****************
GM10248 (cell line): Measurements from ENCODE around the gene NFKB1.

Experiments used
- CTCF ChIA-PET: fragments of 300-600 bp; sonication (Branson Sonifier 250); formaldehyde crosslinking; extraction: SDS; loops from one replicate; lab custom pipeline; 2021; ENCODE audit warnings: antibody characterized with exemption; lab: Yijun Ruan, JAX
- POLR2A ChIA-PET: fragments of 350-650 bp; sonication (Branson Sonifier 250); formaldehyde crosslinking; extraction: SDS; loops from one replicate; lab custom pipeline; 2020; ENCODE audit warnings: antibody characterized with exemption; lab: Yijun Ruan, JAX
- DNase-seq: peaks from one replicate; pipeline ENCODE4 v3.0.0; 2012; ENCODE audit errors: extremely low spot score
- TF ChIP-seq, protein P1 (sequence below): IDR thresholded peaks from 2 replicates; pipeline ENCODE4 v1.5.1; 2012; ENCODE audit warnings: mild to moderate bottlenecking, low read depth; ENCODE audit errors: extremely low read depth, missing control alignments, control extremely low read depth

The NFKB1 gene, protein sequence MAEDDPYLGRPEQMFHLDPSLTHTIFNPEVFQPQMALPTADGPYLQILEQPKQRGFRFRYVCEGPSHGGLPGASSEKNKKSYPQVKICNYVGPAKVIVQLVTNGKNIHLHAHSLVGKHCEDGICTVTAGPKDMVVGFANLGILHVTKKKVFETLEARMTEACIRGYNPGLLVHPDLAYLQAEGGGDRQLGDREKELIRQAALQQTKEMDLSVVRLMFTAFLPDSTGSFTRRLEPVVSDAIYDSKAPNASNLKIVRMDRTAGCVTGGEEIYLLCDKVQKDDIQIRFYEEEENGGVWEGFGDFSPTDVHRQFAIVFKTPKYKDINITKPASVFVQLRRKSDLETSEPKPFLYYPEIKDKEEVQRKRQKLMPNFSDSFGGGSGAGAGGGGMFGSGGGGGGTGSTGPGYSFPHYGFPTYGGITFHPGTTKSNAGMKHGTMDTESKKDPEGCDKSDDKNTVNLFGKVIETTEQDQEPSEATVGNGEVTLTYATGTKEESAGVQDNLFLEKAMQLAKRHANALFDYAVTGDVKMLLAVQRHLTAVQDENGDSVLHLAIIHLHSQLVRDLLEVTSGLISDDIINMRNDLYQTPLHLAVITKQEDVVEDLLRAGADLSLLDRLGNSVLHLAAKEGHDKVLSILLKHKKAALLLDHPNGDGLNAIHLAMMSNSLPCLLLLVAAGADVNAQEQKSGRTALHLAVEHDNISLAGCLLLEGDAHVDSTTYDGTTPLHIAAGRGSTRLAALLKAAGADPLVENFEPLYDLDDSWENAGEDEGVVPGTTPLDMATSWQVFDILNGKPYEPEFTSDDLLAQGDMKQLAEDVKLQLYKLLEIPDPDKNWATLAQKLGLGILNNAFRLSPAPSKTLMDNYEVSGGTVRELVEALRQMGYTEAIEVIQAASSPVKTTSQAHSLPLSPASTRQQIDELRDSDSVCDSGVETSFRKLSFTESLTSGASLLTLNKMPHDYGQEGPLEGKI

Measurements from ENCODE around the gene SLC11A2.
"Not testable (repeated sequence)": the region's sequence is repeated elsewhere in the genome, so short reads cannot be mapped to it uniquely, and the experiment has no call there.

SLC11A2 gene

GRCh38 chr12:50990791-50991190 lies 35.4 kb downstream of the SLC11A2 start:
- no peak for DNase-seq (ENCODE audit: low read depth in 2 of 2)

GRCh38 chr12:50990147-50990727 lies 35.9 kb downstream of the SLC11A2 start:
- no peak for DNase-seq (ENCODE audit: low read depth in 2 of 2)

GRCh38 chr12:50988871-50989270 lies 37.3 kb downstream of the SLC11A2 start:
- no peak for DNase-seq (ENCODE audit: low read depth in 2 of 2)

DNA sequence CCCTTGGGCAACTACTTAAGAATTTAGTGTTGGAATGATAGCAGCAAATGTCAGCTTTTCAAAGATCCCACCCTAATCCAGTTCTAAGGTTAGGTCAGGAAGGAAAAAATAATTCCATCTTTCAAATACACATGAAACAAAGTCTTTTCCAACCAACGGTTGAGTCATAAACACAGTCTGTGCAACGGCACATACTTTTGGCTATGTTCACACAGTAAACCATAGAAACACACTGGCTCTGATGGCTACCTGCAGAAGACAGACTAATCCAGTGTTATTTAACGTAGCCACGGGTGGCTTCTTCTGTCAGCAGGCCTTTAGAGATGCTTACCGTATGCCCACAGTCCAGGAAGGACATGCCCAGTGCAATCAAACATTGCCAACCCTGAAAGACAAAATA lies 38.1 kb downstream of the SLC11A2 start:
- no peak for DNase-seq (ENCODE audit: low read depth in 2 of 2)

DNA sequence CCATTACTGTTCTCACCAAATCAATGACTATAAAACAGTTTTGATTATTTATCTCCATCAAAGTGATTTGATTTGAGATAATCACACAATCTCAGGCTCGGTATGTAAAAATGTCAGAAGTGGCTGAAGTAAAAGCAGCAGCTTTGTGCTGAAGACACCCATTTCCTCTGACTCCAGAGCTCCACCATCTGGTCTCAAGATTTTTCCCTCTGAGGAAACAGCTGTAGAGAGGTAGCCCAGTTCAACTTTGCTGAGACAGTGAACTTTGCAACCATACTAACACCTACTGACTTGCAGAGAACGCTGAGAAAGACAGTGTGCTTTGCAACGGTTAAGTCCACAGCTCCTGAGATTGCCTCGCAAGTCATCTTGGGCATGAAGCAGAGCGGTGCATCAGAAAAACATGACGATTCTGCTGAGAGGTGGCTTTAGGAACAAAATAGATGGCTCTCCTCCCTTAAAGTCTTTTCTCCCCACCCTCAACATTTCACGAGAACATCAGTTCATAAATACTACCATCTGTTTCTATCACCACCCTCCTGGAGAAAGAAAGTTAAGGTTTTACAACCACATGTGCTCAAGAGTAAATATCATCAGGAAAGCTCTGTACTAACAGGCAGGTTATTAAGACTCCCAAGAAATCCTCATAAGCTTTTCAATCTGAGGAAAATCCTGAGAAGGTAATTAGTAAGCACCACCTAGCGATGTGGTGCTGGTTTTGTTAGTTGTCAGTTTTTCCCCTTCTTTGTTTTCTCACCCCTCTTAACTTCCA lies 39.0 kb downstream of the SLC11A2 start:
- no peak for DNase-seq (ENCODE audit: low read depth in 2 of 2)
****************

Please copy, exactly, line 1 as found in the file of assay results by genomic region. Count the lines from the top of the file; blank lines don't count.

GM10248 (cell line): Measurements from ENCODE around the gene NFKB1.